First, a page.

Steven Langdon's Reviews > The Demon of Dakar

The Demon of Dakar by Kjell Eriksson
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Jul 24, 2011

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With a police detective story from Sweden, it is inevitable to make comparisons with Henning Mankell's novels -- and The Demon of Dakar shares some of their strengths, but doesn't quite measure up overall.

This novel, like Mankell's, is less a conventional who-done-it and more a multifaceted slice of life in Sweden with a murder or murders knitting the narrative together. Thus the character of Detective Ann Lindell is probed in all its dimensions in the book, just as policeman Kurt Wallander's agonized life is analyzed throughout Mankell's novels. And the Swedish canvass on which the story plays out includes vivid characters from different social and economic dimensions within the country -- you cannot help but absorb the complex texture of a changing and complicated country. Like Mankell, Kjell Eriksson also sets his book in the wider world context that is influencing the open society that is Sweden.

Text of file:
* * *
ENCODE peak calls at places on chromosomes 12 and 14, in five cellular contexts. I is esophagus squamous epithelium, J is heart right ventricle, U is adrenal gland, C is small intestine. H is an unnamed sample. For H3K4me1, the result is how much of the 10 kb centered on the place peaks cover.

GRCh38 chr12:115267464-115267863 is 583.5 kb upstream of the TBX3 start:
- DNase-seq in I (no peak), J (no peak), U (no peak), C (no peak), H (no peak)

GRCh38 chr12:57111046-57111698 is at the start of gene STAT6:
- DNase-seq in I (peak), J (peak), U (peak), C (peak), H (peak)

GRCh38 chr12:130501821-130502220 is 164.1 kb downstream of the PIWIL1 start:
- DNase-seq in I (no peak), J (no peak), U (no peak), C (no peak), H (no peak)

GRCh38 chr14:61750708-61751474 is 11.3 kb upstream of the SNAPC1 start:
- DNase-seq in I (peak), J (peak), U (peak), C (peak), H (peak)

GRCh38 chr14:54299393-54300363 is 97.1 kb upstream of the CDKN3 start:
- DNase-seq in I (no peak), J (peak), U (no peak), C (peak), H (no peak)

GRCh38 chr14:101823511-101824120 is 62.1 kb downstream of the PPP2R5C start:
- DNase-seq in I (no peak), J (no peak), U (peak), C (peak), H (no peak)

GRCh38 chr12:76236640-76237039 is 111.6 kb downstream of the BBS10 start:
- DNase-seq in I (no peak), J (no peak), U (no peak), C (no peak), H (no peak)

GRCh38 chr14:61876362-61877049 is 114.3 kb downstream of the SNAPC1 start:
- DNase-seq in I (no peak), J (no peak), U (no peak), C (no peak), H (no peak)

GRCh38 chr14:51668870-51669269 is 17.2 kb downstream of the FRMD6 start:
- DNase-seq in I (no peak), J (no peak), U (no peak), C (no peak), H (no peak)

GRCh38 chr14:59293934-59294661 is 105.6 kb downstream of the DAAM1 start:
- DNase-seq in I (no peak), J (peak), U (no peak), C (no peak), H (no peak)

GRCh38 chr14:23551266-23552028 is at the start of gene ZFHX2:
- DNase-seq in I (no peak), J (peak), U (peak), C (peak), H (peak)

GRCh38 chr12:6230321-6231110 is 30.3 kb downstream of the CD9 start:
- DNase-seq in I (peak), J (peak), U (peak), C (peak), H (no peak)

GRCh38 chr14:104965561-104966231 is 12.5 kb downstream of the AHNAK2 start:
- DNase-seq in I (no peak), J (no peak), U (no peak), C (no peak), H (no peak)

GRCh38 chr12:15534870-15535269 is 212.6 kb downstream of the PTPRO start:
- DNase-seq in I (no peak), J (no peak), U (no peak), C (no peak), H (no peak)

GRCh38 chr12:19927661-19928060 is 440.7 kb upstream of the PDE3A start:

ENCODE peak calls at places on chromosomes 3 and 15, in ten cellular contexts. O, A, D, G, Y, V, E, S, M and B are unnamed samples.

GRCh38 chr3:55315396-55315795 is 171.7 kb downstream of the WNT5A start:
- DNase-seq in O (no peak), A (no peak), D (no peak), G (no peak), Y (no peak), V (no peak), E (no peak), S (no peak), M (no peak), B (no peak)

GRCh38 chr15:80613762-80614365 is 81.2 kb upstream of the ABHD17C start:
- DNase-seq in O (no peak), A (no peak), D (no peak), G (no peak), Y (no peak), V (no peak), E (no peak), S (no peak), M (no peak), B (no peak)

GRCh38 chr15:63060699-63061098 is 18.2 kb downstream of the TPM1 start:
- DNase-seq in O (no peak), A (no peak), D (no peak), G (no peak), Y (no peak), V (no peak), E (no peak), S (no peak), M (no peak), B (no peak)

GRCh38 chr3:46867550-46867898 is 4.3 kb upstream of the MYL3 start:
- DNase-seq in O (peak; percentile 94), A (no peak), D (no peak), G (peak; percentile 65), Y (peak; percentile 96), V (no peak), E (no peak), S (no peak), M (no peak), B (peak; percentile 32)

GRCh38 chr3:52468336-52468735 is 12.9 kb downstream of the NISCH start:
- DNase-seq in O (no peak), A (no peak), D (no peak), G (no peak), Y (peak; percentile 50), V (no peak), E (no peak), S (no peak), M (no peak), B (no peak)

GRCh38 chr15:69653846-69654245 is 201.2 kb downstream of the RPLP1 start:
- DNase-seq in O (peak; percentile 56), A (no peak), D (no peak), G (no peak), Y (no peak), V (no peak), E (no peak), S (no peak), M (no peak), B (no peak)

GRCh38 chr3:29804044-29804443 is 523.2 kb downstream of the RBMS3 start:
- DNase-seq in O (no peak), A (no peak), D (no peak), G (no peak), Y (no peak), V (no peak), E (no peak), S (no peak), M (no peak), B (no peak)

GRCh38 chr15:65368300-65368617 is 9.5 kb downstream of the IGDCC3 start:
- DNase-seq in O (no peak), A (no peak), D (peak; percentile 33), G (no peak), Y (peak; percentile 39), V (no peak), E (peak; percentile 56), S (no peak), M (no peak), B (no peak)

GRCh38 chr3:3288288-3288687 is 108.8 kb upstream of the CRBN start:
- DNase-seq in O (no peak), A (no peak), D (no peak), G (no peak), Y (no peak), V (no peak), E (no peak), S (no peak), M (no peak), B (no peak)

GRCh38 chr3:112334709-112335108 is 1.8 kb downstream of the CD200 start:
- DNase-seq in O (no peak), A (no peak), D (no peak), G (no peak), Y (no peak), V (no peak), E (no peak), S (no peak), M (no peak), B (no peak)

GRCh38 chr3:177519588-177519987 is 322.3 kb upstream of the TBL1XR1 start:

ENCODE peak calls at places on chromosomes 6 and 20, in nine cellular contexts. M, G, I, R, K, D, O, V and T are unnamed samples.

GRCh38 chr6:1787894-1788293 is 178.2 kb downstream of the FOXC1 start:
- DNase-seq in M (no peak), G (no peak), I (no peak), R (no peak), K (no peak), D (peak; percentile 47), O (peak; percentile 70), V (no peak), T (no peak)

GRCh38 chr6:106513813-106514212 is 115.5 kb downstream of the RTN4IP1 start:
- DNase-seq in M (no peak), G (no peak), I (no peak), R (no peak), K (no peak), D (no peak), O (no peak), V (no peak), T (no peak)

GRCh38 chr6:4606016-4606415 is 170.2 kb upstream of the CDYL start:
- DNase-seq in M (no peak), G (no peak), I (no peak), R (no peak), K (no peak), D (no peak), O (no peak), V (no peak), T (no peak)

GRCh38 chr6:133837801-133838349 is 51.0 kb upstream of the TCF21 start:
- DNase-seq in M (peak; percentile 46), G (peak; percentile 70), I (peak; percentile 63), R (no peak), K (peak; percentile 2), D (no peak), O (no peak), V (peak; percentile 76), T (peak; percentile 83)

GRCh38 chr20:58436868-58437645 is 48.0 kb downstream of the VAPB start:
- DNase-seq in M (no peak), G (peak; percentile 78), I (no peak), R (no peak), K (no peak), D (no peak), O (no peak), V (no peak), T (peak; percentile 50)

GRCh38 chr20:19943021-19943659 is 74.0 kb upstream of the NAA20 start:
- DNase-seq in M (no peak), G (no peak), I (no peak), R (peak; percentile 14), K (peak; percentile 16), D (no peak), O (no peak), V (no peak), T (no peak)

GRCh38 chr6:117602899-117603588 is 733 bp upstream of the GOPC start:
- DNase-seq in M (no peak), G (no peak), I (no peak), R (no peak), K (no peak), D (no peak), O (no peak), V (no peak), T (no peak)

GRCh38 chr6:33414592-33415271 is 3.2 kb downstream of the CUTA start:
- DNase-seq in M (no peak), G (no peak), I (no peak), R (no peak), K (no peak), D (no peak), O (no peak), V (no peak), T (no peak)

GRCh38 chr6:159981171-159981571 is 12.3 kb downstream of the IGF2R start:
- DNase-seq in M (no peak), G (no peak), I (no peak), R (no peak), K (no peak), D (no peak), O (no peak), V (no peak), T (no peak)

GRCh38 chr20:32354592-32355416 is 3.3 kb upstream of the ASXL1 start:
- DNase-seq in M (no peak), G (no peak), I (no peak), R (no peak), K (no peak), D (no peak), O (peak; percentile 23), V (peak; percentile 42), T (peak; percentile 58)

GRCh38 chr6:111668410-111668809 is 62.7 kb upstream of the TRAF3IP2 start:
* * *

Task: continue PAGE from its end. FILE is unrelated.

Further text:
These facets of the novel are all strengths, since they are handled well, and draw the reader deeply into the particularities of Uppsala, its restaurants, and its policing.

Mankell, however, always succeeds in building suspense and mystery into his books, despite his diverse focus. The Demon of Dakar is less skillful on that level. Its plot is rambling, even around the murders that are meant to knit the novel together. The role of the police is analyzed much less effectively than in Mankell. And key characters seem to submerge just as you are expecting to see their roles more fully revealed. The result is a very interesting sketch of one part of Sweden, but just a fair-to-middling mystery story.

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